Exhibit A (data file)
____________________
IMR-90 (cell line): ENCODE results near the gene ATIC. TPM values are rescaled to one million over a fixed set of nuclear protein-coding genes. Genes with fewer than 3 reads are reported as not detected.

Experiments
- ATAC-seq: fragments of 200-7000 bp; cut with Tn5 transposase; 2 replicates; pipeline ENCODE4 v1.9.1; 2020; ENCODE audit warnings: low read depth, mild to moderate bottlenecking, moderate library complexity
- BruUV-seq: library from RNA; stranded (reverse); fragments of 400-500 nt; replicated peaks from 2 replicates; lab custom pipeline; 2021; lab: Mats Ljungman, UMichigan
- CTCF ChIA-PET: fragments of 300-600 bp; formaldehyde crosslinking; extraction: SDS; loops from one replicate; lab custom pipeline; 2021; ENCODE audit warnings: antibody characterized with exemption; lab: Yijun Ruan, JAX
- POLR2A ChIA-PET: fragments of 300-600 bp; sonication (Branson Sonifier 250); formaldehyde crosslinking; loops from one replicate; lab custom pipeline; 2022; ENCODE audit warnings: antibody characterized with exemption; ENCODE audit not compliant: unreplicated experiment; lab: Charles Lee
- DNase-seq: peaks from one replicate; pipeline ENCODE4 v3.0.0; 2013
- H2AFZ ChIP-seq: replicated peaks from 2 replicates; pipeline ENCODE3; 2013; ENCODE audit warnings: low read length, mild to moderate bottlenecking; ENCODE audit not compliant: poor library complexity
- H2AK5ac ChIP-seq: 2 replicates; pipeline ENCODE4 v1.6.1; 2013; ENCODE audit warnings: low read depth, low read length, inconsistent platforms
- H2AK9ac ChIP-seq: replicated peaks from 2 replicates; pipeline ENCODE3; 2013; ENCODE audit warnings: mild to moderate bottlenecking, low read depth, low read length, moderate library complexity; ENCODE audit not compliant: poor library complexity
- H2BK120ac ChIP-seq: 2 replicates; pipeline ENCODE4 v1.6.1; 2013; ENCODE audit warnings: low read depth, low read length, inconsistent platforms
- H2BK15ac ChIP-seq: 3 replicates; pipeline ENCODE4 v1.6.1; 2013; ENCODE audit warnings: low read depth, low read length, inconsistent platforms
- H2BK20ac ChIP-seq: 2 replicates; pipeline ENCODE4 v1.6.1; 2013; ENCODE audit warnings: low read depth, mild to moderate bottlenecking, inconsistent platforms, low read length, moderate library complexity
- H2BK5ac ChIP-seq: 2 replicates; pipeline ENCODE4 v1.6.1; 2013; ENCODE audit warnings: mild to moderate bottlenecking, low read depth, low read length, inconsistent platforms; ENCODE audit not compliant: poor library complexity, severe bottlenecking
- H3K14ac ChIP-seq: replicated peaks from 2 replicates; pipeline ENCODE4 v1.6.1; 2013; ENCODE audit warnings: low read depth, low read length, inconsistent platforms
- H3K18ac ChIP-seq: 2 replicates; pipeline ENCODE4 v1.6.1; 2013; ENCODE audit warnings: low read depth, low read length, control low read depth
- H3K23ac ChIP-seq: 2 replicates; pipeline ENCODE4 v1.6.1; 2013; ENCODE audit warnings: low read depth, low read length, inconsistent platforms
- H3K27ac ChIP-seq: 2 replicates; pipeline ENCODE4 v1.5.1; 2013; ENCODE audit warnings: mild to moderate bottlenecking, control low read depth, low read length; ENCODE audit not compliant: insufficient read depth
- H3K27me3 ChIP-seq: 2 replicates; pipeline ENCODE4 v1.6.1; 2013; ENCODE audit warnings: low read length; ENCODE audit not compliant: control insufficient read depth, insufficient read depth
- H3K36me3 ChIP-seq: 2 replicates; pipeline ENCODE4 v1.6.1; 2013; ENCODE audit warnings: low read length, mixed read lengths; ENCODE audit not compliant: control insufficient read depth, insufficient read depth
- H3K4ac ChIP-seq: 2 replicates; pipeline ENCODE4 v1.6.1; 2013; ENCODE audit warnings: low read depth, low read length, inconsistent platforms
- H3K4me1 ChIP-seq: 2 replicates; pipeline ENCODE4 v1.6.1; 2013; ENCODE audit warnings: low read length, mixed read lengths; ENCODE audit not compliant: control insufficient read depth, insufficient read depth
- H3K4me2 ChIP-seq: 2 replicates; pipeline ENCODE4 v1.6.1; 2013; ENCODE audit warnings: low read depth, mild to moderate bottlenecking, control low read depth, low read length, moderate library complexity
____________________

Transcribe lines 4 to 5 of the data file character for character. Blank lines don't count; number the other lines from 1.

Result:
- BruUV-seq: library from RNA; stranded (reverse); fragments of 400-500 nt; replicated peaks from 2 replicates; lab custom pipeline; 2021; lab: Mats Ljungman, UMichigan
- CTCF ChIA-PET: fragments of 300-600 bp; formaldehyde crosslinking; extraction: SDS; loops from one replicate; lab custom pipeline; 2021; ENCODE audit warnings: antibody characterized with exemption; lab: Yijun Ruan, JAX